So far 201,861 Americans have died after contracting COVID-19.

© 2020 Global News, a division of Corus Entertainment Inc.

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As caseloads spike in four provinces, Trudeau warns that pandemic will be worse this fall – CBC.ca

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In a rare televised national address, Prime Minister Justin Trudeau took to the airwaves tonight to warn that Canada is at a “crossroads” as COVID-19 cases spike in some provinces, and with pandemic conditions in the fall expected to be worse than what the country endured when the crisis was just beginning.

Canada entered an ordered shutdown of economic and social life in mid-March, when there were only a few dozen new cases being reported each day. Now, with 1,000 new cases reported nationwide yesterday, Trudeau said there can be no doubt that four of the country’s provinces — Alberta, B.C., Ontario and Quebec — are in the second wave of COVID-19.

“I know this isn’t the news that any of us wanted to hear. And we can’t change today’s numbers or even tomorrow’s … but what we can change is where we are in October, and into the winter,” he said.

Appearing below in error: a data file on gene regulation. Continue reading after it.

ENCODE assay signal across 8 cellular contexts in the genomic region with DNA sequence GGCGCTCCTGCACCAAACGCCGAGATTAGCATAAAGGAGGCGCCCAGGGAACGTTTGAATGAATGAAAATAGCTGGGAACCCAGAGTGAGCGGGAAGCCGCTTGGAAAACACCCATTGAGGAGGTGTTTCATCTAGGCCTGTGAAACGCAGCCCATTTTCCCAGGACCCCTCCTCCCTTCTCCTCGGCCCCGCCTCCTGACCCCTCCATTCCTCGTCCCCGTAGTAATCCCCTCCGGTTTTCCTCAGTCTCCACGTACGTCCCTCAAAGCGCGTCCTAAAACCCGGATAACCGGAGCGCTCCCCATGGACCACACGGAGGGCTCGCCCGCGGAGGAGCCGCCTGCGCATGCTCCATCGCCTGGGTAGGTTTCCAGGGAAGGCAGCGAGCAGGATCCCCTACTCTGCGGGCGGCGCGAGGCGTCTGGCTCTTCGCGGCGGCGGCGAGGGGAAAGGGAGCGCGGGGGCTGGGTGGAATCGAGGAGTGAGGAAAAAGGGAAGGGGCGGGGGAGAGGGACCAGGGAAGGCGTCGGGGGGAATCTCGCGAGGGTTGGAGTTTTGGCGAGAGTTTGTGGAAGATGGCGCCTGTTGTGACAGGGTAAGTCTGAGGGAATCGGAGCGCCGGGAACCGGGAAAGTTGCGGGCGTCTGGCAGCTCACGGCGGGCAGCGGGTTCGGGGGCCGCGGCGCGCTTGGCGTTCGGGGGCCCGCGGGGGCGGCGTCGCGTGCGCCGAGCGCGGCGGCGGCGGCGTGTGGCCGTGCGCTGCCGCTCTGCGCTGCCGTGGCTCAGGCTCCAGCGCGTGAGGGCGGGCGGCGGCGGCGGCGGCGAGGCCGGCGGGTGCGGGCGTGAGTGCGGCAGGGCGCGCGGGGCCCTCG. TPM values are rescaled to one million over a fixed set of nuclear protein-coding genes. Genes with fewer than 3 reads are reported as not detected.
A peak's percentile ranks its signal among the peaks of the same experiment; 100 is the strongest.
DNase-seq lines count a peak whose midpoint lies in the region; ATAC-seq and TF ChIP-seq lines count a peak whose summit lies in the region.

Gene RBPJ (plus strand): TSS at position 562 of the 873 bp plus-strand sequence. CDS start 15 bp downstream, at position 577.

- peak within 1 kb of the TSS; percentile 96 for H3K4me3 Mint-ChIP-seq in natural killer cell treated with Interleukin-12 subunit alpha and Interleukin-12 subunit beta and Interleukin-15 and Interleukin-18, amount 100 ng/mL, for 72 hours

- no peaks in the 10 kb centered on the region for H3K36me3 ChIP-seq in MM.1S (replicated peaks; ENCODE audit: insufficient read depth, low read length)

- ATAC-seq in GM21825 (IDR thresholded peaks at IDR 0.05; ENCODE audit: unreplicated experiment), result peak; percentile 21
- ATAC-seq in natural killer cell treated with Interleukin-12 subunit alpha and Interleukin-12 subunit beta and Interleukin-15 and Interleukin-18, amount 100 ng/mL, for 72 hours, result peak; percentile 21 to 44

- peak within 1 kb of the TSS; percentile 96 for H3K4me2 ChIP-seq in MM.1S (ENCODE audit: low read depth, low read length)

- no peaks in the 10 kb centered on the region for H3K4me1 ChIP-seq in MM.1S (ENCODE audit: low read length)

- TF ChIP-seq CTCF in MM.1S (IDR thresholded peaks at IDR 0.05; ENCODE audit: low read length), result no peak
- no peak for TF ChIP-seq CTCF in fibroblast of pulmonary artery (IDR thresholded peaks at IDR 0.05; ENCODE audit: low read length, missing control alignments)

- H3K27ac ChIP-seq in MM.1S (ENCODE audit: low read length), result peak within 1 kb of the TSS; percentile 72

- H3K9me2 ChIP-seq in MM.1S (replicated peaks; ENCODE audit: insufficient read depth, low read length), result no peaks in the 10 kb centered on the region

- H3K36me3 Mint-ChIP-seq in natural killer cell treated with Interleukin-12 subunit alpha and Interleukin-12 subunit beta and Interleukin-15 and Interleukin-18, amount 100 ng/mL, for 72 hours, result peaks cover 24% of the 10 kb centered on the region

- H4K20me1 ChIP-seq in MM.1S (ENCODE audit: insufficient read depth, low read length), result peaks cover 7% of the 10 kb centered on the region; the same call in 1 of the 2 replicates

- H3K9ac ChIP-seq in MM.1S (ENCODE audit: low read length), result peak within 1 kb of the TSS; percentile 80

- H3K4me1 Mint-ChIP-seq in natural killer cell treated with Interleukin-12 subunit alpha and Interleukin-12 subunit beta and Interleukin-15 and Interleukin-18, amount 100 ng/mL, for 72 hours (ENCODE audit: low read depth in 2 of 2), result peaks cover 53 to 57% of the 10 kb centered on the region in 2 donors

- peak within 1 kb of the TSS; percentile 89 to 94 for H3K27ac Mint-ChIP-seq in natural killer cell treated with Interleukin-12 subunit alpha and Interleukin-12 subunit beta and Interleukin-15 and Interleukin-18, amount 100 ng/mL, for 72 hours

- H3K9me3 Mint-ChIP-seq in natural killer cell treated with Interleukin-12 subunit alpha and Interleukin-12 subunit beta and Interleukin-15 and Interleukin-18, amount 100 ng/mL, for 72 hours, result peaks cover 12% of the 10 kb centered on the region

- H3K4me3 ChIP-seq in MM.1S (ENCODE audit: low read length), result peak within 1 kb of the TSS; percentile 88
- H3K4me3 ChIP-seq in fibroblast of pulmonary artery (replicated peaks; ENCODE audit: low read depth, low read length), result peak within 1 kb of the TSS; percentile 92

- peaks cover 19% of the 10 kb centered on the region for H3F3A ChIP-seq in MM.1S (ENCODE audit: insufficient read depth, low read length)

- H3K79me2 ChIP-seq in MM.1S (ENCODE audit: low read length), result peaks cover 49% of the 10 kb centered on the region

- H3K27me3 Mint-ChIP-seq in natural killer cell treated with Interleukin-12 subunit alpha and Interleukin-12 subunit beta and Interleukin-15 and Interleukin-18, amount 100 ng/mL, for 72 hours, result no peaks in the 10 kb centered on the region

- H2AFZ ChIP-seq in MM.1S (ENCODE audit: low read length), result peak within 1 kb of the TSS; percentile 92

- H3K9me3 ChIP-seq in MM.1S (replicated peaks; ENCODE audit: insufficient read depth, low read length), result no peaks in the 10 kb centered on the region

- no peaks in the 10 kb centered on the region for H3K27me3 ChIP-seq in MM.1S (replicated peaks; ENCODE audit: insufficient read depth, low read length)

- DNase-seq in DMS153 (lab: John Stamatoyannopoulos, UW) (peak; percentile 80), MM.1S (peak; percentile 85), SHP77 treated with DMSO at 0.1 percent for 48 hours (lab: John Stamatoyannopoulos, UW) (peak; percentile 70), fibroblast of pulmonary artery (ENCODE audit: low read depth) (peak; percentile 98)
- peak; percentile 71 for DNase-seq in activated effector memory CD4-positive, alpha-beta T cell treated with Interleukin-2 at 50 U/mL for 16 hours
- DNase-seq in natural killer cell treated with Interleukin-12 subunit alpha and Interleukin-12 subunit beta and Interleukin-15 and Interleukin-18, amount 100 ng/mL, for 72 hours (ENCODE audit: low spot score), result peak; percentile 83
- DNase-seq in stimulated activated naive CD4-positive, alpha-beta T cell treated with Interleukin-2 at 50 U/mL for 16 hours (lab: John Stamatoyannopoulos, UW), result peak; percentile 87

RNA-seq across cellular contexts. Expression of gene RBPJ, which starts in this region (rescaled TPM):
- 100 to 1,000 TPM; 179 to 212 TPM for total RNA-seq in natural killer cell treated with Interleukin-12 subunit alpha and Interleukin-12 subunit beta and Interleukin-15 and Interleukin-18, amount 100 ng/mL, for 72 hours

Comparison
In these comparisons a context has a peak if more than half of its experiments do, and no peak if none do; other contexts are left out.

“It’s all too likely we won’t be gathering for Thanksgiving, but we still have a shot at Christmas.”

Trudeau said that while the outlook is grim, Canada has the tools it needs to blunt the impact of a pandemic that has already claimed the lives of 9,200 people in this country.

“We have the power to get this second wave under control. I know we can do it, because we’ve already done it once before. In the spring, we all did our part by staying home. And this fall, we have even more tools in the toolbox,” he said.

Trudeau said Canadians must continue to wear masks where possible, limit social interactions — “It’s no time for a party” — and download the COVID-19 alert app so that those who test positive can anonymously alert close contacts.

“It’s a powerful, free tool that’s easy to use and protects your privacy,” he said.